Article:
Agreed. Your macro breakdown is the same as mine and this has worked out great for me so I haven't had any reason to change them. It is unusual to get it right the first time, but you have found a good starting point.
  • StealthHealthStealthHealth Posts: 2,418Member Member Posts: 2,418Member Member
    I don't understand how it could be both (automatic loss and sustainable long term). If the weight loss is automatic then you are in calorific deficit. To continue on that long term would mean you would eventually become unhealthily underweight and eventually die. So, I assume you are, at some point, intending to consciously up your calories to stay within a healthy/desired weight range - or do you anticipate that, that will happen automatically (hunger signals?) too?

    Correct, it will happen through hunger signals and intuitive eating. I eat when I feel real hunger, I eat enough, and I eat whole-plants food. My body takes care of the weight.

    Real hunger is the hunger that I feel when I am not thirsty, sleepy or bored/lonely/stressed.. etc.

    The problem with that is that for most on this site, intuitive eating is what got them overweight in the first place and detecting the "real hunger" is technique that, sadly, some people never manage to pull off.
  • ndj1979ndj1979 Posts: 29,021Member Member Posts: 29,021Member Member
    nesk2425 wrote: »
    I'm trying to figure out the best way to lose weight. So far I have been trying to get my macros 35% protein 35% carbs and 30% fat. But I'm beginning to see that I need to learn how to figure it all out but everyone seems to have different opinions. Can anyone help?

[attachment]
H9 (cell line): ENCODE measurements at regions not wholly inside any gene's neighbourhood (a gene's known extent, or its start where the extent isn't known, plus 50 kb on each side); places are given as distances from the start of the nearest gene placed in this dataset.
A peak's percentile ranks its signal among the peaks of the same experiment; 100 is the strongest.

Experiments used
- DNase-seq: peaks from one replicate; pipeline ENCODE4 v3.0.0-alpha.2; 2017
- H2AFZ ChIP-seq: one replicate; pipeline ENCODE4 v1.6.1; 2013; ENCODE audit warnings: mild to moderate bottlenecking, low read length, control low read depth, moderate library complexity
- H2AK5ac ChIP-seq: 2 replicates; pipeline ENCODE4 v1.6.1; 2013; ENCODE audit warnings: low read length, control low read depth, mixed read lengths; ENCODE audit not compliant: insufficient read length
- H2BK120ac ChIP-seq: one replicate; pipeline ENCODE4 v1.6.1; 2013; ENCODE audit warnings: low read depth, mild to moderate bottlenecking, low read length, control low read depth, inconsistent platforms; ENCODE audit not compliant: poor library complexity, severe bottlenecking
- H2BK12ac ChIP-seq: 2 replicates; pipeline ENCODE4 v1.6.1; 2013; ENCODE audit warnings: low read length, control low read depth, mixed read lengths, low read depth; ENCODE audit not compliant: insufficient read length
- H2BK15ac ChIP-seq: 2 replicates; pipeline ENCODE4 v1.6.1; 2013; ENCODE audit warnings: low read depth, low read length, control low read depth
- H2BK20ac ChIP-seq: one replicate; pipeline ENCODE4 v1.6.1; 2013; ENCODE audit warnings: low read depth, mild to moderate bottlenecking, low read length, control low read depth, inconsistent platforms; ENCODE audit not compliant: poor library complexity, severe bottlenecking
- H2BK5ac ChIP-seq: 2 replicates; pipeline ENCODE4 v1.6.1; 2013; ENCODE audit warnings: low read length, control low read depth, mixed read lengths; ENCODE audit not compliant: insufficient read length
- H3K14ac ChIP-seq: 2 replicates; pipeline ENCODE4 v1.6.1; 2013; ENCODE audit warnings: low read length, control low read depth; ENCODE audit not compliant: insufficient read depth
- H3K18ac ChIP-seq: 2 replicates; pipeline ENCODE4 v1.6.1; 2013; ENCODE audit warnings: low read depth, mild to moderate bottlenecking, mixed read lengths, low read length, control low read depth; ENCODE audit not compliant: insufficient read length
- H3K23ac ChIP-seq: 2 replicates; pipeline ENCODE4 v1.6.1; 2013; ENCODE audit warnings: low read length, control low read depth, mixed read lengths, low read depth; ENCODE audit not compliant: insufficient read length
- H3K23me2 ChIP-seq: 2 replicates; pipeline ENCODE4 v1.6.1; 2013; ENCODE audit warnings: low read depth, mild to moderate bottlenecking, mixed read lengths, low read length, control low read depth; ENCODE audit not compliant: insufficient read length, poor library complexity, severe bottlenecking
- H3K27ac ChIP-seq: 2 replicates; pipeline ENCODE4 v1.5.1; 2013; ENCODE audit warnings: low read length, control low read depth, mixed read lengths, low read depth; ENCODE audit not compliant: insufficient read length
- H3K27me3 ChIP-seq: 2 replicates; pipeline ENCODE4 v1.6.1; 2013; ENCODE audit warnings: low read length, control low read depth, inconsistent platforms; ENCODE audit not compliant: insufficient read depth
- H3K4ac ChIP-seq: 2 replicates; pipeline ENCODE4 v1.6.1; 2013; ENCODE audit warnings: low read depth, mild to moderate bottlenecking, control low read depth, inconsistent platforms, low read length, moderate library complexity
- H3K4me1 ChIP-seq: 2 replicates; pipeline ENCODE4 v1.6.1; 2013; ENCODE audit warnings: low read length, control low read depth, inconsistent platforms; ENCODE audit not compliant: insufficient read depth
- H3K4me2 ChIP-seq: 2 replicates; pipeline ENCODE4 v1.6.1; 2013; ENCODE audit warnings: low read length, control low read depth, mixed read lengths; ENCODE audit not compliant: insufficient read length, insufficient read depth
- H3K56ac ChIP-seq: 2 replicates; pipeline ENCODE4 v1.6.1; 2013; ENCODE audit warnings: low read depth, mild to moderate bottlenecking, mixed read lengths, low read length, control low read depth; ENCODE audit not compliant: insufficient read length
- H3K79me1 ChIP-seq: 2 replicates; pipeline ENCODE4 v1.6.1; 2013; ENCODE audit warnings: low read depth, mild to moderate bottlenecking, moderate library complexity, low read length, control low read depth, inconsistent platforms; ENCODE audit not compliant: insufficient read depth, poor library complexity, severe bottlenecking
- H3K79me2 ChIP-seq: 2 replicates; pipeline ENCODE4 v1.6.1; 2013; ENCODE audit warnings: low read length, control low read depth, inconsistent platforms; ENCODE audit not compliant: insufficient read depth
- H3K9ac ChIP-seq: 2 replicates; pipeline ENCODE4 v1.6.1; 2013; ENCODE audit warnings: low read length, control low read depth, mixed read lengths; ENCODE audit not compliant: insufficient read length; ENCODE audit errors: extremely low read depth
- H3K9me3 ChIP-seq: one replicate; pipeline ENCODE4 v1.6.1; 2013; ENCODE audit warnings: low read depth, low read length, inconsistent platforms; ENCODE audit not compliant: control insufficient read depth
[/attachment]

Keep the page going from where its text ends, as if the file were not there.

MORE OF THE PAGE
for weight loss you need a calorie deficit, period. Macros don't have anything to do with it.

    however,if you want to maintain muscle mass I would suggest about .85 grams of protein per pound of body weight; .45 grams of fat, and fill in the rest with carbs....

    I would also suggest that you follow a structured lifting program like strong lifts, all pro beginner, etc...
  • ndj1979ndj1979 Posts: 29,021Member Member Posts: 29,021Member Member
    80% to 90% carbs, 5% to 12% protein, 5% to 8% fat. I achieve that easily without thinking by eating whole-plants food and avoiding animal products altogether. weight loss comes automatically on the long term and it is maintainable and sustainable long term as well.

    if OP wants to preserve muscle mass than getting 12% protein is a horrible idea...

    and avoiding animal foods has nothing to do with this topic...
  • StealthHealthStealthHealth Posts: 2,418Member Member Posts: 2,418Member Member
    The problem with that is that for most on this site, intuitive eating is what got them overweight in the first place and detecting the "real hunger" is technique that, sadly, some people never manage to pull off.